All 27 secreted proteins contained a predicted signal peptide, with 19 annotated as hypothetical proteins (Table 1). This is not surprising given the unique host-pathogen relationship of C. burnetii and the fact that 40.3% of the open reading frames of the Nine Mile reference strain encode hypothetical proteins [18]. Secretion of proteins annotated as enhanced entry proteins (EnhB1, EnhB2 and EnhA5) was confirmed by the FLAG-tag assay. These proteins are homologous to L. pneumophila proteins originally thought to facilitate pathogen entry into host cells (EnhA, B & C) [44]. However, a more recent study of L. pneumophila EnhC demonstrates a role for this protein in peptidoglycan remodeling [45]. Secretion of Com1 and FkpA (Mip) was confirmed, both of which also have homologs in L. pneumophila. Little is known about their roles in C. burnetii pathogenesis, although Com1 is known to be outer membrane associated [46] and FkpA has peptidyl-prolyl cis-trans isomerase (PPIase) activity [47]. The three remaining secreted proteins with predicted functions were ArtI (CBU0482), an arginine-binding protein, SodC (CBU1822), a Cu-Zn superoxide dismutase, and a M16 family peptidase (CBU1902).

C. burnetii secretes FLAG-tagged proteins during growth in host cells

We next examined whether proteins secreted by C. burnetii during axenic growth were also secreted during growth in mammalian host cells. Vero cells were infected for 5 days with C. burnetii transformants expressing the FLAG-tagged secreted proteins CBU0110, CBU1135 or CBU1984. aTc was added to induce protein expression, then infected cells lysed 18 h later with 0.1% Triton X-100, which solubilizes host cell membranes, but not C. burnetii[13]. Cell lysates were centrifuged, then the pellets (containing C. burnetii and host cell debris) and supernatants were analyzed by immunoblotting using α-FLAG and α-EF-Ts antibodies (Figure 3). FLAG-tagged proteins were detected in the supernatant, indicating secretion occurs during host cell infection. FLAG-tagged proteins were also present in the bacterial pellet showing the rate of protein synthesis is greater than the rate of secretion. EF-Ts was only detected in the pellet, thereby eliminating bacterial lysis as a source of FLAG-tagged protein in supernatants.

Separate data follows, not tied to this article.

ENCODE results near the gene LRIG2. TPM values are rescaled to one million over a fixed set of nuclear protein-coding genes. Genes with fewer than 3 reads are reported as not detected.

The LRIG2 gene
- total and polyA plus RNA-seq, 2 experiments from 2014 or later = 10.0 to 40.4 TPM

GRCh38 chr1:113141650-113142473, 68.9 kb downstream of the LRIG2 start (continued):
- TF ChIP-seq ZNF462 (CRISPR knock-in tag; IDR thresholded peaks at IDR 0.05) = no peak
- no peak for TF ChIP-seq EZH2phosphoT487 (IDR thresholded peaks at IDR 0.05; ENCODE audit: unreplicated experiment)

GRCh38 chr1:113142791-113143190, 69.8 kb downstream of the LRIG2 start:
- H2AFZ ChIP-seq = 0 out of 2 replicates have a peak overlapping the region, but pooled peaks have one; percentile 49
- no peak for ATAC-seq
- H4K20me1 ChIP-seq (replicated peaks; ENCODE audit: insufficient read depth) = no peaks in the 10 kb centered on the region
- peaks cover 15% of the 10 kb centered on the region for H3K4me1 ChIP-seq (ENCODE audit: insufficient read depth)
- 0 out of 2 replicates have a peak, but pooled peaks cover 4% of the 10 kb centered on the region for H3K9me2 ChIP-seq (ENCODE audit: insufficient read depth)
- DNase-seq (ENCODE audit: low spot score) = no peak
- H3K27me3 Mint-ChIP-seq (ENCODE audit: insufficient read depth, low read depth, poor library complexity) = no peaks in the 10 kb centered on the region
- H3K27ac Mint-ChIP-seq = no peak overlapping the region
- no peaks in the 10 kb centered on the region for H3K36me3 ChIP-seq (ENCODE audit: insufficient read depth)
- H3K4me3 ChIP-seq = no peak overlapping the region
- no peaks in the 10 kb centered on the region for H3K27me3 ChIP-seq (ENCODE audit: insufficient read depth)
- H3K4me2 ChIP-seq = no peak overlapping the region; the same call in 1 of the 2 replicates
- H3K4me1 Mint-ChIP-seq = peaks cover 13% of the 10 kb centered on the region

thumbnailFigure 3. C. burnetii secretes proteins during growth in mammalian host cells. Vero cells were infected for 5 days with C. burnetii transformants expressing the FLAG-tagged proteins CBU0110, CBU1135 or CBU1984, then protein expression was induced for 18 h. Host cells were lysed and lysates centrifuged to pellet intact bacteria and cell debris. Proteins present in the pellet and supernatant were separated by SDS-PAGE, transferred to nitrocellulose and analyzed by immunoblotting with antibodies directed against the FLAG-tag and EF-Ts. Uninfected Vero cells were employed as a negative control.

Secretion of FLAG-tagged proteins requires an intact signal sequence

All verified secreted proteins contained a predicted N-terminal signal sequence. Signal sequences direct transport of proteins across the inner membrane via the Sec translocase [48]. To determine if transport to the periplasm was necessary for secretion, the secreted proteins CBU0110, CBU0915, CBU1135, CBU1173 and CBU1984 were expressed as before, but without their signal sequences. Immunoblotting for C-terminal FLAG-tags revealed that each of the five proteins was present in cell pellets, but not culture supernatants (Figure 4). Thus, a signal sequence, and therefore, a transient periplasmic location is necessary for secretion.

thumbnailFigure 4. Secretion requires an intact signal sequence. Five secreted proteins (CBU0110, CBU0915, CBU1135, CBU1173 and CBU1984) without their respective signal sequence were expressed as described in Figure 2. Pellets and TCA precipitated supernatants were analyzed by immunoblotting using antibody directed against the FLAG-tag.

Potential secretion mechanisms

C. burnetii Sec-mediated secretion could occur by the mechanisms depicted in Figure 5. Type I-like secretion is predicted by the presence of a tolC homolog (CBU0056) in the C. burnetii genome. Genome analysis also makes T4P-mediated secretion conceivable as 13 T4P genes are present in the C. burnetii Nine Mile reference strain genome (Additional file 4). Eleven of these genes share homologs with the T4P genes of F. novicida, a bacterium that employs T4P-mediated secretion (Additional file 4). However, we did not detect pili on the surface of C. burnetii using a procedure that visualized pili on F. tularensis LVS [49] (Additional file 5). OMVs are produced by a large variety of microbes [50]. Figure 6 depicts what appear to be C. burnetii OMVs being produced by bacteria growing in media and within Vero cells, suggesting OMVs contribute to Sec-mediated secretion of proteins by C. burnetii.